17. Moolten FL (1986) Tumor chemosensitivity conferred by inserted herpes thymidine kinase genes: paradigm for a prospective cancer control strategy. Cancer Res 46:5276–5281PubMedGoogle Scholar
  18. Moolten FL (1994) Drug sensitivity (“suicide”) genes for selective cancer chemotherapy. Cancer Gene Ther 1:279–287PubMedGoogle Scholar
  19. Mullen CA, Kilstrup M, Blaese RM (1992) Transfer of the bacterial gene for cytosine deaminase to mammalian cells confers lethal sensitivity to 5-fluorocytosine: a negative selection system. Proc Natl Acad Sci USA 89:33–37PubMedCrossRefGoogle Scholar
  20. Pabbruwe MB, Stewart K, Chaudhuri JB (2005) A comparison of colorimetric and DNA quantification assays for the assessment of meniscal fibrochondrocyte proliferation in microcarrier culture. Biotechnol Lett 27:1451–1455PubMedCrossRefGoogle Scholar
  21. Pan J, Xu G, Yeung SJ (2001) Cytochrome C release is upstream to activation of Caspase-9, Caspase-8, and Caspase-3 in the enhanced apoptosis of anaplastic thyroid cancer cells induced by manumycin and paclitaxel. J Clin Endocr Metab 86:4731–4740PubMedCrossRefGoogle Scholar
  22. Pillai GR, Srivastava AS, Hassanein TI et al (2004) Induction of apoptosis in human lung cancer cells by curcumin. Cancer Lett 208:163–170CrossRefGoogle Scholar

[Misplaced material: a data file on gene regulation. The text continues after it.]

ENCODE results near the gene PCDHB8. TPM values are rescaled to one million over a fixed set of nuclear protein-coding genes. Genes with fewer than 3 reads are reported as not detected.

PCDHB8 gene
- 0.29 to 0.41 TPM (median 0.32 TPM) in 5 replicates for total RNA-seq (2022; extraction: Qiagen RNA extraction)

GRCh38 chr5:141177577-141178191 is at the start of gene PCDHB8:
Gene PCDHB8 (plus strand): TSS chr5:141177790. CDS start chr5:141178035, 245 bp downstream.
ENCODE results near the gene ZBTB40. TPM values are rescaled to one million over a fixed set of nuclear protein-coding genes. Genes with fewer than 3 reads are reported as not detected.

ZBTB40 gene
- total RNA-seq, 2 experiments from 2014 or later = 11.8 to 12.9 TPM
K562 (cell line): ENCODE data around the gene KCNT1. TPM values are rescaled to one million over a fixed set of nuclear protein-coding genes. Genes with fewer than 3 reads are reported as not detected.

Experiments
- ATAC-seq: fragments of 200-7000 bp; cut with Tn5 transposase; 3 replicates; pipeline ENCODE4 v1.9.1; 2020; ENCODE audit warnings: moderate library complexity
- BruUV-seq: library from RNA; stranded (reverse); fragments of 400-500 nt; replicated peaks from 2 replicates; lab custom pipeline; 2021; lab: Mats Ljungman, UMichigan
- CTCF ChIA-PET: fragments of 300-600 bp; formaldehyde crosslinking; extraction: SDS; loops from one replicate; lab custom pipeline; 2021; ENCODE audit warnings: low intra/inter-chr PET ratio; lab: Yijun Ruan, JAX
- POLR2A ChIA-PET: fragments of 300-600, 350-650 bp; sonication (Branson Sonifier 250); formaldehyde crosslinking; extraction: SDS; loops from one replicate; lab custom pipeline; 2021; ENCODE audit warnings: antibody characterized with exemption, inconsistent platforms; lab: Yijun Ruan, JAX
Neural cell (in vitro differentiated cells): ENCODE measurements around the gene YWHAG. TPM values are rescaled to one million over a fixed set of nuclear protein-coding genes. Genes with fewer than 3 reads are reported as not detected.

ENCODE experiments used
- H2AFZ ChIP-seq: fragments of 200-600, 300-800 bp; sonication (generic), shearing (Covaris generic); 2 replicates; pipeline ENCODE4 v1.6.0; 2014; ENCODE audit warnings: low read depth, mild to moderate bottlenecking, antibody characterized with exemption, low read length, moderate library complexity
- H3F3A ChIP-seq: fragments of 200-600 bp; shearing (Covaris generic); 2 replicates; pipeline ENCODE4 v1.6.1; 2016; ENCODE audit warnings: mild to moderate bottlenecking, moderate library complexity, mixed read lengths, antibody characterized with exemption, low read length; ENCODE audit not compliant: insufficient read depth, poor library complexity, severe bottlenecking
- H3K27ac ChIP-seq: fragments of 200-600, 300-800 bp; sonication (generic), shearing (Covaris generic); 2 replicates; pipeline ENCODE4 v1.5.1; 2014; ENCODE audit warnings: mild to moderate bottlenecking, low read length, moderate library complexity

23. Rowley S, Lindauer M, Gebert JF et al (1996) Cytosine deaminase gene as a potential tool for the genetic therapy of colorectal cancer. J Surg Oncol 61:42–48PubMedCrossRefGoogle Scholar
  24. Shpitz B, Giladi N, Sagiv E et al (2006) Celecoxib and curcumin additively inhibit the growth of colorectal cancer in a rat model. Digestion 74:140–144PubMedCrossRefGoogle Scholar
  25. Springer CJ, Duvaz IN (2000) Prodrug-activating systems in suicide gene therapy. J Clin Invest 105:1161–1167PubMedCrossRefGoogle Scholar
  26. Tiraby M, Cazaux C, Baron M et al (1998) Concomitant expression of E. coli cytosine deaminase and uracil phosphoribosyltransferase improves the cytotoxicity of 5-fluorocytosine. FEMS Microbiol Lett 167:41–49PubMedCrossRefGoogle Scholar
  27. Xia K, Liang D, Tang A et al (2004) A novel fusion suicide gene yeast CDglyTK plays a role in radio-gene therapy of nasopharyngeal carcinoma. Cancer Gene Ther 11:790–796PubMedCrossRefGoogle Scholar

Copyright information

© Springer Science+Business Media B.V. 2008

Authors and Affiliations

  1. 1.Department of BiotechnologyIndian Institute of Technology GuwahatiGuwahatiIndia
  2. 2.Centre for NanotechnologyIndian Institute of Technology GuwahatiGuwahatiIndia

Personalised recommendations